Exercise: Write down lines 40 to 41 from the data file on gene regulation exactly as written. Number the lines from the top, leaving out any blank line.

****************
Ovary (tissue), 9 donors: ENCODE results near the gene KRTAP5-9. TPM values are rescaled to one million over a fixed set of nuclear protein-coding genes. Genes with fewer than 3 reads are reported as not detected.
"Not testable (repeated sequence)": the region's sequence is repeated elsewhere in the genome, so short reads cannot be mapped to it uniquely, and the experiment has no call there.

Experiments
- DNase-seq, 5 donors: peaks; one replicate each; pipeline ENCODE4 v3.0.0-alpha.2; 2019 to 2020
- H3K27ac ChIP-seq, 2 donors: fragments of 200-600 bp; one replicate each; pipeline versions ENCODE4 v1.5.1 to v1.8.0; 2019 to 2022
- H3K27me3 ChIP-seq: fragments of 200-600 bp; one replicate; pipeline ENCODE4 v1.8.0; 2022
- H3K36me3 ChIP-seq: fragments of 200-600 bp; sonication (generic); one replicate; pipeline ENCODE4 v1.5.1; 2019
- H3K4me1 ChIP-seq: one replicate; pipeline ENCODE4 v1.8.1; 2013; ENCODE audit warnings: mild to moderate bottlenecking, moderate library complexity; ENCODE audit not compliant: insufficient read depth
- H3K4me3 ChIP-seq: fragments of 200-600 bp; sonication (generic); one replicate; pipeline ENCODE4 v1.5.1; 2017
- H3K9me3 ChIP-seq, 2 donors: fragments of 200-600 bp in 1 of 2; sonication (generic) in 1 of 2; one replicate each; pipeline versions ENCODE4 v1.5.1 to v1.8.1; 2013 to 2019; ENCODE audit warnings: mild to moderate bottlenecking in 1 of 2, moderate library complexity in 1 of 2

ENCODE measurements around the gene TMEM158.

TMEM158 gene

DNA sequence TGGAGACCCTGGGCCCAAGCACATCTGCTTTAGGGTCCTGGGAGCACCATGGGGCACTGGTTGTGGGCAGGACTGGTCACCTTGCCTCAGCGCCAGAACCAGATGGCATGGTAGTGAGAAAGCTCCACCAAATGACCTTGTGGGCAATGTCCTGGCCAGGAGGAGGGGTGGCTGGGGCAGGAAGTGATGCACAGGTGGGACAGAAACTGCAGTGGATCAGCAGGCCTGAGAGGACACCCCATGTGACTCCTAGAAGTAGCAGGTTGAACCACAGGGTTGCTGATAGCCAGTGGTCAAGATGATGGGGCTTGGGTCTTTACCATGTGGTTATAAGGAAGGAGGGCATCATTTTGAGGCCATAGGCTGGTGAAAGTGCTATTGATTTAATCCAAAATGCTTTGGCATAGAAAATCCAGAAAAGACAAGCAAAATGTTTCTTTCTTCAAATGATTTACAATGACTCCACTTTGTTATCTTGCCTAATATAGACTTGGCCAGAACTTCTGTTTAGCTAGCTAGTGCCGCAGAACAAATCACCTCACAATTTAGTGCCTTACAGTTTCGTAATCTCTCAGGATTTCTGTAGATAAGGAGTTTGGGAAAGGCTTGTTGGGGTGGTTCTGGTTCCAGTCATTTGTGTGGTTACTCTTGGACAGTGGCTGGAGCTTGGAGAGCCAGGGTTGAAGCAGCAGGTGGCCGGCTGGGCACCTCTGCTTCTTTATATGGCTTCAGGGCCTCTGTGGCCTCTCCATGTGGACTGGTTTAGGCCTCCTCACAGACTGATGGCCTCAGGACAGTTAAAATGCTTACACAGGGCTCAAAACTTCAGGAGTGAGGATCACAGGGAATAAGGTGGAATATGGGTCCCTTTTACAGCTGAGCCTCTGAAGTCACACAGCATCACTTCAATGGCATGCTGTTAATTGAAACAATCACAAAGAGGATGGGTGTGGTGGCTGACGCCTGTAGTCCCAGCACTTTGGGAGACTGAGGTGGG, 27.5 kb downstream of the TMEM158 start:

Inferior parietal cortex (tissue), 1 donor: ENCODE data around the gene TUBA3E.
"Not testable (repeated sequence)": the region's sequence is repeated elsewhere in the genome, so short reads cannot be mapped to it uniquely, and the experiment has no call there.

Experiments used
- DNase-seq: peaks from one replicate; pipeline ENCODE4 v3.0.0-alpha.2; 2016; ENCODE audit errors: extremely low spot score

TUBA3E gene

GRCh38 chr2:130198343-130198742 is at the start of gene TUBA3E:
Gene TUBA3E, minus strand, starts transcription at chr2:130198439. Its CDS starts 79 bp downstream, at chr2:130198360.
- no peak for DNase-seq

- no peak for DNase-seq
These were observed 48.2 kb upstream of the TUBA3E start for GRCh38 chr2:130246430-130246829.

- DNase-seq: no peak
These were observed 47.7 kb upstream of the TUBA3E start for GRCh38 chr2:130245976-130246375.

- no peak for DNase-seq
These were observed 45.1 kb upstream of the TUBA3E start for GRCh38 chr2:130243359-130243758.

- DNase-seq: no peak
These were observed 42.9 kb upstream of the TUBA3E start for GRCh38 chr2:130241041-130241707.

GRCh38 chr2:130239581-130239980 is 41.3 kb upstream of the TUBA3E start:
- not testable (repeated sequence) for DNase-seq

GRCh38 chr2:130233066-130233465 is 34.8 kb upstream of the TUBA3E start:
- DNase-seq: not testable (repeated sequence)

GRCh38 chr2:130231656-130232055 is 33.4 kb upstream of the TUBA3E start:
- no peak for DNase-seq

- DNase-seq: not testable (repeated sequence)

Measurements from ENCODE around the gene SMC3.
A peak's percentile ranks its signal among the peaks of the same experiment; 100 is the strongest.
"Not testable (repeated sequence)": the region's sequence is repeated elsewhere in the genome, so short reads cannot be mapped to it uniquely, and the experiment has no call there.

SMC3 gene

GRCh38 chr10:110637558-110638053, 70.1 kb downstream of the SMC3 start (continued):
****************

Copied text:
SMC3 gene

GRCh38 chr10:110637558-110638053, 70.1 kb downstream of the SMC3 start (continued):